Ricardo's Theory of Comparative Advantage: Old Idea, New Evidence
When asked to name one proposition in the social sciences that is both true and non-trivial, Paul Samuelson famously replied: 'Ricardo's theory of comparative advantage'. Truth, however, in Samuelson's reply refers to the fact that Ricardo's theory of comparative advantage is mathematically correct, not that it is empirically valid. In this paper we develop and implement an empirical test of Ricardo's ideas. We use novel agricultural data that describe the productivity in 17 crops of 1.6 million parcels of land in 55 countries around the world. We find that a regression of log observed output on log predicted output has a (precisely estimated) slope of 0.84 and an R-squared of 0.93. In our view, these findings offer considerable support for Ricardo's ideas.
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Volume (Year): 102 (2012)
Issue (Month): 3 (May)
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References listed on IDEAS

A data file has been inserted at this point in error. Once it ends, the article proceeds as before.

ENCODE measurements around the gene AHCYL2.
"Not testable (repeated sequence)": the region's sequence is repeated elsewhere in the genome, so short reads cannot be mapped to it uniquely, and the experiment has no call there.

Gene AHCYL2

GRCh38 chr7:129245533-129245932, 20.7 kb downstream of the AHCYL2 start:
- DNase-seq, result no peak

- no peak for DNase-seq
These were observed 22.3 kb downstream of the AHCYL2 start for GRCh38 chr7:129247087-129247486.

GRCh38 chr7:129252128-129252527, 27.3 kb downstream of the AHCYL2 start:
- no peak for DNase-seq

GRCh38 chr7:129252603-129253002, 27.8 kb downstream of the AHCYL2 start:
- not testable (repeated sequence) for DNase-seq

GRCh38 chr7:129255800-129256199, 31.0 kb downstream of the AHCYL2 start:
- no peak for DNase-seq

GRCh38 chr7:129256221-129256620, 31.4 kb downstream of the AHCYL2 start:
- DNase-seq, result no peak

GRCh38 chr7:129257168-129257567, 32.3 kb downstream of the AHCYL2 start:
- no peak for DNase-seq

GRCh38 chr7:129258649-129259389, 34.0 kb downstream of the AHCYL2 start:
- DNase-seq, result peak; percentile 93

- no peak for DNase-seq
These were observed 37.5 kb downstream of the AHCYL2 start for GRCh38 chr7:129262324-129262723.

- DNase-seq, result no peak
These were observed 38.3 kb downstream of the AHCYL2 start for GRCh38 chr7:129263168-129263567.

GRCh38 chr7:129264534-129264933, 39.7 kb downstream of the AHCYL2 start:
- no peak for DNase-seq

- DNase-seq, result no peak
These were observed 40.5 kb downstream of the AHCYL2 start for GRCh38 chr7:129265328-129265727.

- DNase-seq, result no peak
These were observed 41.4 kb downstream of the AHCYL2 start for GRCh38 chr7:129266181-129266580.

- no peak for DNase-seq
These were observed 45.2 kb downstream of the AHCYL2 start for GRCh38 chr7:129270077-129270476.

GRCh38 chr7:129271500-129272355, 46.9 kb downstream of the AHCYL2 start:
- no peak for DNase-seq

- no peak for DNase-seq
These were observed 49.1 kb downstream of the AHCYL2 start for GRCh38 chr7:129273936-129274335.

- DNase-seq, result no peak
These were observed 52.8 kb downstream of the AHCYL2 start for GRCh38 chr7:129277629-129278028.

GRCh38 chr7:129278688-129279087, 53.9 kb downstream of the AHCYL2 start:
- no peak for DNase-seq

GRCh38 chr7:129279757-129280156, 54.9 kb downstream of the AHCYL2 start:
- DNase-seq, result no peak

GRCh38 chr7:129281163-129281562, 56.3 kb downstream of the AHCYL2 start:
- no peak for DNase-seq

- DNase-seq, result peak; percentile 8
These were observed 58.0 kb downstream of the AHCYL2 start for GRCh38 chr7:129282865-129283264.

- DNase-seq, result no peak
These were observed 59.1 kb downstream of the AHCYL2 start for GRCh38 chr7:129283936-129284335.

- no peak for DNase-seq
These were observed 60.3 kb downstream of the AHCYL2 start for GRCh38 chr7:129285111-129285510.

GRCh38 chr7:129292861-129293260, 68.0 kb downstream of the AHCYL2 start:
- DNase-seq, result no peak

Please report citation or reference errors to , or , if you are the registered author of the cited work, log in to your RePEc Author Service profile, click on "citations" and make appropriate adjustments.:
- Arnaud Costinot, 2009.
"An Elementary Theory of Comparative Advantage,"
NBER Working Papers
14645, National Bureau of Economic Research, Inc.
- Nathan Nunn & Nancy Qian, 2011.
"The Potato's Contribution to Population and Urbanization: Evidence From A Historical Experiment,"
The Quarterly Journal of Economics,
Oxford University Press, vol. 126(2), pages 593-650.
- Nathan Nunn & Nancy Qian, 2009. "The Potato's Contribution to Population and Urbanization: Evidence from an Historical Experiment," NBER Working Papers 15157, National Bureau of Economic Research, Inc.
- Nunn, Nathan & Qian, Nancy, 2009. "The Potato's Contribution to Population and Urbanization: Evidence from an Historical Experiment," CEPR Discussion Papers 7364, C.E.P.R. Discussion Papers.
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